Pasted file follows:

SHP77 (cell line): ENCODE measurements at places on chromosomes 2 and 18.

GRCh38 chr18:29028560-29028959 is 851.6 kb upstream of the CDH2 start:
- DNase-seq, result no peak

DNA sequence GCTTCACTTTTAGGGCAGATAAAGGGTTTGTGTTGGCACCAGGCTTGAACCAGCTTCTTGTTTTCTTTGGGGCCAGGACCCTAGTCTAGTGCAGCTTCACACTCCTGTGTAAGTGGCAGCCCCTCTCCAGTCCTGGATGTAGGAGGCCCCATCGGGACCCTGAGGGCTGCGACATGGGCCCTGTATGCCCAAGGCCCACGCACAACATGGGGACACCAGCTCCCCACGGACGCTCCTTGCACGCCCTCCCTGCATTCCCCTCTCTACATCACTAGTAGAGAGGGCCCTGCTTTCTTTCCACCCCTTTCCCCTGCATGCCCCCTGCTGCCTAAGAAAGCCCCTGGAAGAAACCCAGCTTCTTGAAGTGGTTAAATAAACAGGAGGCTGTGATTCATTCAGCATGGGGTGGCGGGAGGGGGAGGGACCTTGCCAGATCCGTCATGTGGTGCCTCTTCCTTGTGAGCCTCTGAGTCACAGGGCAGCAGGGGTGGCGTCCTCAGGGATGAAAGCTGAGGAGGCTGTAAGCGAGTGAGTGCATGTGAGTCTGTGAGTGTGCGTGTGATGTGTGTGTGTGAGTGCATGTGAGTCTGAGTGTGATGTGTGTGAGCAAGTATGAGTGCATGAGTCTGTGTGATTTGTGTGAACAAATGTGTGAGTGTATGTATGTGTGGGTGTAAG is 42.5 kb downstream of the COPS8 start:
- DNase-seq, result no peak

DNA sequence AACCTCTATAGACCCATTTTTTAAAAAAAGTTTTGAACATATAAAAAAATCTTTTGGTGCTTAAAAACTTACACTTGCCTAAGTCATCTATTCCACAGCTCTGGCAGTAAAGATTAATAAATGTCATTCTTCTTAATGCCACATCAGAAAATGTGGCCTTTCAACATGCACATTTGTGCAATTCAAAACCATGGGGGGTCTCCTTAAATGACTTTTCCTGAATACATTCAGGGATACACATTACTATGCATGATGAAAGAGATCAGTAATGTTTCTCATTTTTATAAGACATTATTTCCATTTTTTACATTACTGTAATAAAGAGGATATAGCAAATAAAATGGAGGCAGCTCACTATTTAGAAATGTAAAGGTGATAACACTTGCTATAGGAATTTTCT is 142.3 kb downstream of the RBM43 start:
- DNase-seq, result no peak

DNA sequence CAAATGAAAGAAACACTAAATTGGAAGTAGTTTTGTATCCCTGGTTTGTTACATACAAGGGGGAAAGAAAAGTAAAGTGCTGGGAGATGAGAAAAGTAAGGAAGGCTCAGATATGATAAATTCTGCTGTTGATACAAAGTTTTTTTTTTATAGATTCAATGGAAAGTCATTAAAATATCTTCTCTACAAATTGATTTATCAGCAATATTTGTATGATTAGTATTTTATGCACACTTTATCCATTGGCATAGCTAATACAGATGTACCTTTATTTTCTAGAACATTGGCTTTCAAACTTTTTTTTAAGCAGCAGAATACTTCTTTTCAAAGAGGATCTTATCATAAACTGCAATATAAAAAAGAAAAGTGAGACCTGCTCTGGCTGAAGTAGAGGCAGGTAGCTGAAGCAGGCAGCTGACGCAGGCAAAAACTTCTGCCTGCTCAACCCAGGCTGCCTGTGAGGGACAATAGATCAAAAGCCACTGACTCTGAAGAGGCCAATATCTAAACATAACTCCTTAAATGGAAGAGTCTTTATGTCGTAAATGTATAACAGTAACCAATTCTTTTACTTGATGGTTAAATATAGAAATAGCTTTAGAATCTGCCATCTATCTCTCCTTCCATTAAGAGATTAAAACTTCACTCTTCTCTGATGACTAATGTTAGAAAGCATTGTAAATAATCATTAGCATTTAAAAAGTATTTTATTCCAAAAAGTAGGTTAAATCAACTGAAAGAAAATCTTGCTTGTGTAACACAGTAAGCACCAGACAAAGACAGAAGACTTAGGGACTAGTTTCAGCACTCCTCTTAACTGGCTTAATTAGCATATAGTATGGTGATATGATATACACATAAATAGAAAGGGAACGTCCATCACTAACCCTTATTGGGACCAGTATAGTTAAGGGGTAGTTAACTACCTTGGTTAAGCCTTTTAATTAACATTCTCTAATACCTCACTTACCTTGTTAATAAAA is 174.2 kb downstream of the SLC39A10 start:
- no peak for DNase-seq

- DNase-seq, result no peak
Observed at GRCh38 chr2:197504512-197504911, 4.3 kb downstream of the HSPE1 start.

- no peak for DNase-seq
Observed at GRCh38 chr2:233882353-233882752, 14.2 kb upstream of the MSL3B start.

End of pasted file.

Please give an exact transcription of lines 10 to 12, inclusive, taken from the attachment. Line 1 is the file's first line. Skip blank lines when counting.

- DNase-seq, result no peak
Observed at GRCh38 chr2:197504512-197504911, 4.3 kb downstream of the HSPE1 start.

- no peak for DNase-seq